06 January 2015
Sources for the study of Muhammad Vajid 'Ali Shah
The last king of the independent state of Avadh (Oudh), Muḥammad Vājid ʿAlī Shāh (1822-87, r. 1847-56), poetically known as Akhtar, regarded the arts of poetry and formal prose as an integral part of his self-expression and prerogative as a trendsetting, enlightened ruler and patron. Although Vājid ʿAlī Shāh's literary compositions are numerous, the British Library’s Persian and Urdu collections presently hold only a small number of these works, some of which are unique and are illustrated below:
'Vājid ʿAlī Shāh enthroned with attending maidservants,' a painted lithograph included in the heavily embellished Tāʾrīkh-i Mumtāz or ‘the choicest of histories,’ comprising the dethroned king’s Persian and Urdu letters and poems addressed to his consort Mumtāz Jahān the Iklīl Maḥall Ṣāḥibah (BL Or. 5288, f. 12v)
Preface (right) and painted frontispiece of 'Vājid ʿAlī Shāh seated with attendants' (left) pasted over the lithograph's original title page, from the Baḥr-i Ulfat or ‘the ocean of love’, an Urdu romantic mas̲navī in the dāstān tradition (BL Or.70.c.3, frontispiece)
Painted frontispiece of 'Vājid ʿAlī Shāh seated with attendants' (right) followed by the lithographed text's embellished title page (left), from the Daryā-yi Taʿashshuq or ‘the impassioned sea’, another Urdu romantic mas̲navī in the dāstān tradition (BL Or.70.c.5, frontispiece)
Beginning of the Urdu prose preface from the Dīvān-i Parīshān or ‘the dishevelled collection [of verse]’, a small Persian and Urdu dīvān notable for its idiosyncratic calligraphy, possibly by the king himself (BL Or.8648, ff. 1v-2r)
Two new sources
The British Library additionally possesses two contemporary Persian histories recording events from Vājid ʿAlī Shāh’s brief reign which deserve renewed attention having come to light as a result of our work on Charles Storey's unpublished catalogue descriptions (see our earlier blog A newly digitised unpublished catalogue of Persian manuscripts). The first of these is the history Sulṭān al-Ḥikāyāt or ‘the ruler of stories,’ composed by Lāl-jī of Karrā in 1853 (BL IO Islamic 3902).
Page from the Sulṭān al-Ḥikāyāt showing the beginning of the first discourse, copied in 1893 by Muḥammad ʿAbd al-ʿAzīz of Ghāzīpūr from a manuscript in the library of the deceased Mawlavī Sayyid Imdād ʿAlī Khān and then dispatched to Britain for the collector, Orientalist scholar, and retired civil servant of British India, William Irvine (BL IO Islamic 3902, f. 6r)
Commencing with a brief introduction, Lāl-jī records his reaction to reading a contemporary history, the Mirʾāt al-Ishtibāh of Mawlavī Fakhr al-Dīn Ḥusayn Dihlavī commissioned by the last Timurid or Mughal Emperor, Bahādur Shāh II (d. 1862), styled in simple prose with a straightforward chronological structure. Noting the narrative complexity and difficult prose of Avadh’s official courtly histories, Lāl-jī determined to recast them with a similar emphasis on factual data, brevity, and dates according to the lunar Hijrī calendar with conversions to the Gregorian equivalent. Beginning with the history of Avadh from the origins and ascendance of Vājid ʿAlī Shāh’s ancestors, the narrative continues at a rapid pace until the period of the king’s reign; closing with the arrival in Lucknow of William H. Sleeman for his tour of Avadh.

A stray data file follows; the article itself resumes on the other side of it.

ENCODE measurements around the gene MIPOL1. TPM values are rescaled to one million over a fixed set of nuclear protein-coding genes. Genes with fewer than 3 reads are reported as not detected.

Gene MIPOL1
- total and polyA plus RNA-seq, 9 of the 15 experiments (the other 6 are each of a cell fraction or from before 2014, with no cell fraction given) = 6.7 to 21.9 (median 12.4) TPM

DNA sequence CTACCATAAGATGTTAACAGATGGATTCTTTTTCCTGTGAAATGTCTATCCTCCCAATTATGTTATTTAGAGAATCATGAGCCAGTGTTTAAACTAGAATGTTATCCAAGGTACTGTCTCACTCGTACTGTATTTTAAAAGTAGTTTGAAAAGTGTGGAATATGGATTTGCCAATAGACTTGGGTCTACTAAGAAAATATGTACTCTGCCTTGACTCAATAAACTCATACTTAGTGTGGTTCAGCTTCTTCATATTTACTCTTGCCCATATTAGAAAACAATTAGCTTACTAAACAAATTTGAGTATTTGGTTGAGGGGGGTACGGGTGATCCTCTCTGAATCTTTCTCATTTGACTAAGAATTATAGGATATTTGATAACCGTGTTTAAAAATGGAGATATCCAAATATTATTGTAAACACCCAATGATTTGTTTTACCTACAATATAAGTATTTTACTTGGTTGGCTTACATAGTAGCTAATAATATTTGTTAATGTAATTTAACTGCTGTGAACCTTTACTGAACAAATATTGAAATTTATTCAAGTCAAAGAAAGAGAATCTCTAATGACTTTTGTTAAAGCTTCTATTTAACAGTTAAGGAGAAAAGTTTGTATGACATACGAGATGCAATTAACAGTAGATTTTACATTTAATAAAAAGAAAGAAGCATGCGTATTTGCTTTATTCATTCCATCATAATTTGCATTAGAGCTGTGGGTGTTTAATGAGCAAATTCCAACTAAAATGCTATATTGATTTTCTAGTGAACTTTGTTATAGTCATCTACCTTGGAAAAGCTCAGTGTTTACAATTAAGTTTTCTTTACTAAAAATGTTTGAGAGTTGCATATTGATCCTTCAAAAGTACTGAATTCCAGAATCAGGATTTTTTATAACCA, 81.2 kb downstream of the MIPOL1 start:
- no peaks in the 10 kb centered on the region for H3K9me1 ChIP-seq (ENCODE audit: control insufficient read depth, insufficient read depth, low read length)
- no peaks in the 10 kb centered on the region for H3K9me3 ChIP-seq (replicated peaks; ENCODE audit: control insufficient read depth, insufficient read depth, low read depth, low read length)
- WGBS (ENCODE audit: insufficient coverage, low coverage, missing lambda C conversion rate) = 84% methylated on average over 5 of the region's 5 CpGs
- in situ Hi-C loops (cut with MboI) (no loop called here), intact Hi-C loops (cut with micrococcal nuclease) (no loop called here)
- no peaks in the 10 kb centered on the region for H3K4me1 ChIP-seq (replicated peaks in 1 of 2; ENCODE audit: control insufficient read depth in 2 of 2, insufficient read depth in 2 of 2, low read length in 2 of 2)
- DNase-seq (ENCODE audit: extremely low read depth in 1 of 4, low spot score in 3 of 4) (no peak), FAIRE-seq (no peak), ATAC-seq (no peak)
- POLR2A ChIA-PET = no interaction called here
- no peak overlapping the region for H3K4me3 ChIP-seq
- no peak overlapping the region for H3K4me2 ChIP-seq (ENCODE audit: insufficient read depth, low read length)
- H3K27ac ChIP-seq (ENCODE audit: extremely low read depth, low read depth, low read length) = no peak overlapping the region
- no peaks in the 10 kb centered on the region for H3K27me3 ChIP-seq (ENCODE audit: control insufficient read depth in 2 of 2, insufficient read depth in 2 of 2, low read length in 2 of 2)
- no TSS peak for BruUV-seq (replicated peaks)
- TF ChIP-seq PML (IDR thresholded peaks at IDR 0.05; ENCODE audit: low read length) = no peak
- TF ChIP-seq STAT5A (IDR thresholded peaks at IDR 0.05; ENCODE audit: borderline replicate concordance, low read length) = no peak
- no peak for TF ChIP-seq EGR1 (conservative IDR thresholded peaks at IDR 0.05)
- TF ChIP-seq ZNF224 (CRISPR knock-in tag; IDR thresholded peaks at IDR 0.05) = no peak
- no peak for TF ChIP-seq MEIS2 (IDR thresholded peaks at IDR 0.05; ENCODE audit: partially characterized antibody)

The second of these works is the Ījāz al-Siyar or ‘the epitome of biographies’ (BL IO Islamic 3886), by the little-known author, Pūran Chand. Described as a “history of Oudh,” the work is in reality much harder to categorise. It may be a unique work, and its condition indicates that it had not progressed much beyond the stage of a brouillon. Its folios are filled with corrections and marginal additions by several hands ranging in quality, from bold scribal nastaʿlīq to a more practiced shikastah hand.
Pūran Chand’s preface describes the Ījāz al-Siyar as the abridgement of an as yet undiscovered, prolix chronicle, entitled the Sulṭān al-Siyar or ‘the ruler of biographies’), commissioned officially and supervised personally by Vājid ʿAlī Shāh. However, the Ījāz al-Siyar is itself most unlike an annalist chronicle. Firstly, there is little coherence within and between its numerous sections or bāb. Secondly, its sections are not in any particular chronological order. Thirdly, its sections alternate irregularly between unrelated accounts in prose and lengthy citations of chronogrammatic poems or tāʾrīkh.
Rather than a chronicle per se, the distinctly encyclopaedic Ījāz al-Siyar lends itself to being interpreted as an anthology of supplementary abstracts and assembly of discrete compositions for the greater, narrative chronicle, the Sulṭān al-Siyar. Reinterpreted this way, the work functions in much the same way as the Āʾīn-i Akbarī complements and supplements the famous Mughal chronicle, the Akbarnāmah of Shaykh Abū al-Fazl. Taking into account the sheer length of the Ījāz al-Siyar, comprised of over 300 densely-written folios, one can only image the length and scope of the official regnal chronicle that it supplements.
For scholars of Persian literature and South Asian history, both the Sulṭān al-Ḥikāyāt and Ījāz al-Siyar deserve to be studied in detail as works that, in their own different ways, present much valuable information on an important period of history and literary efflorescence.
Rosie Llewellyn-Jones, The last king in India: Wajid 'Ali Shah, 1822-1887. London: Hurst & Company, 2014